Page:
Well, equities are rather a challenge right now given that really the tech sector, for example, which drove equity performance over the last 10-15 years or so, clearly is experiencing something of a reversal. And we’ve seen quite a profound de-rating of the major tech stocks over the last year or so. Actually, we think that the income strategy probably makes the most sense in this rising rate environment. And that’s all about, in particular, defensive dividend stocks.

If you can identify a fund solution or a basket of stocks where the yield is 5-7%, in my mind that makes a lot of sense in terms of a diversified portfolio. 

Absolutely exposure to diversified dividend plays makes a lot of sense. Also, actually, I’m becoming a lot more optimistic and positive towards investment-grade bonds. If you look at investment-grade yields, they’re back to sort of 6.6-5%. We’ve not seen those sorts of levels since the GFC back in 2008. And if, like me, you believe that inflation will peak eventually, that interest rate hikes will pause eventually, and that bond yields will decline eventually, then buying a short-duration investment grade bond portfolio I think is a prudent investment decision. And given that we are forecasting an expected return of around 5% over the next 12 months, again, it is a critical part of a balanced diversified portfolio.

Are the big tech stalwarts now at fair value or are they still overpriced?

I personally think they’re still rich. I still think that although you’re completely right, they have come off a lot over the last six to 12 months. I have to say that they were at excessively priced valuations a year or so ago, and I still think that there’s further price depreciation to come. And the reason is as follows. Generally speaking, the tech stock space is important for two reasons. Obviously, it’s an extraordinarily good way of getting access to disruptive technology and clearly, disruptive technology tends to have fairly wide margins for obvious reasons. But tech also outperformed typically because it didn’t pay a dividend and it was all about price appreciation. And price appreciation works really well in a low interest rate environment.

But now the opposite is happening. We’re having a higher interest rate environment. Clearly, there is no growth in the price of tech. It’s kind of the opposite, it’s falling. And that’s why dividend stocks in general now are outperforming the tech space, largely because they have this sort of inbuilt protective feature in that dividend story which is attractive to investors. And of course, that’s something really that the tech space doesn’t have.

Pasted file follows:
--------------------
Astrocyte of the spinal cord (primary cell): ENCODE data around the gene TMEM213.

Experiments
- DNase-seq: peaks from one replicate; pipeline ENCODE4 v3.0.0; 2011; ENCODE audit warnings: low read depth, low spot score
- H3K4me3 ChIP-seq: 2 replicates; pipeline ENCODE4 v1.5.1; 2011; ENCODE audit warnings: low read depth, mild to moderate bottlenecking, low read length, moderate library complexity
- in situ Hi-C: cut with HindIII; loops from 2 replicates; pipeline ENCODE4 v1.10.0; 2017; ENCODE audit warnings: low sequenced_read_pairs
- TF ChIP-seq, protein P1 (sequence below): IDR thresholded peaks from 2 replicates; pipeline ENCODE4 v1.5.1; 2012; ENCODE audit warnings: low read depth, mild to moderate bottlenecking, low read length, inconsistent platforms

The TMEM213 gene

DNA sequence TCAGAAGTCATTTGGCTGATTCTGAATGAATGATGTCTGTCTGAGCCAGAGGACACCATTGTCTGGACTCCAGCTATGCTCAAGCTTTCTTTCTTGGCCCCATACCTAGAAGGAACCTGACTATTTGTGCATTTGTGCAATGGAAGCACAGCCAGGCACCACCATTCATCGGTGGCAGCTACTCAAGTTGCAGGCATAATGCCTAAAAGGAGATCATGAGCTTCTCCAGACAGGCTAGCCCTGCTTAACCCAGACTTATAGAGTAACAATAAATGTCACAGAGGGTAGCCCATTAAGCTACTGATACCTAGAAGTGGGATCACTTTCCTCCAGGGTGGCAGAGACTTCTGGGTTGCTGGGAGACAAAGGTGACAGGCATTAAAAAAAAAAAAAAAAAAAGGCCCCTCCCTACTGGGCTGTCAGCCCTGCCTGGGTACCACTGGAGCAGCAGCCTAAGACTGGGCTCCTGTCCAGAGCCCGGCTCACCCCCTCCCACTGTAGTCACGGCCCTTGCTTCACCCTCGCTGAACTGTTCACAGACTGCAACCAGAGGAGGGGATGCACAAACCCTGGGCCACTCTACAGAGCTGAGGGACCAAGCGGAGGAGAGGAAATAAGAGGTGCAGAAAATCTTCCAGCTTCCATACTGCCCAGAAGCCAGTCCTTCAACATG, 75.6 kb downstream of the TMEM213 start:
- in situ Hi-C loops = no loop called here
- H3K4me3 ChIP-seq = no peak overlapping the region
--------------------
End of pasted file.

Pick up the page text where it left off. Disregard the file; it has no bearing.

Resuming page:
Now that it costs something to take on debt, do you see any way for those big tech names to drive earnings?

Well, I think from an operational perspective, they will simply be doing more of the same. I mean, they’ll be seeking to innovate, they’ll be seeking to disrupt. They will be seeking to introduce products and services which try and provide some innovative edge to the market. Actually, I think their leverage levels in general are extremely low. I mean, these are companies typically that operate with substantial cash piles. And so to that extent from an operating perspective, they’re seriously protected against higher rates given typically low rates of leverage.

But for those which are levered, and I would suggest these are perhaps the early stage midlife cycle tech names, there will be certainly some pressures on debt service. 

For the large names, cherry-picking an entry opportunity is probably the name of the game, but one, I don’t think it’s likely to become apparent until I want to say the first and second quarter or so of next year.

Aside from big tech, which sectors are you underweight at the moment?

Well, I think anything which really underperforms in a rising interest rate environment, those particular growth names, those growth stocks, those growth styles which depend on low growth rates and low inflation rates are those which we are concerned about and typically underweight. There’s some value in looking at retail names which enjoy some pricing power in a higher interest rate environment. And typically these are the consumer luxury stocks that people will buy regardless – consumer staples and discretionary. Those names, again, which people will buy consistently notwithstanding a higher interest rate environment. But beyond that, I think I would be a little bit cautious.

There is some value in financials and we will hear about that I think in the next few days when the US banks report. Typically, banks tend to do well in a rising rates environment because of course they have a higher net interest income. And as the US banks report in the next week or so, we’ll see whether or not that’s been feeding through to that bottom line.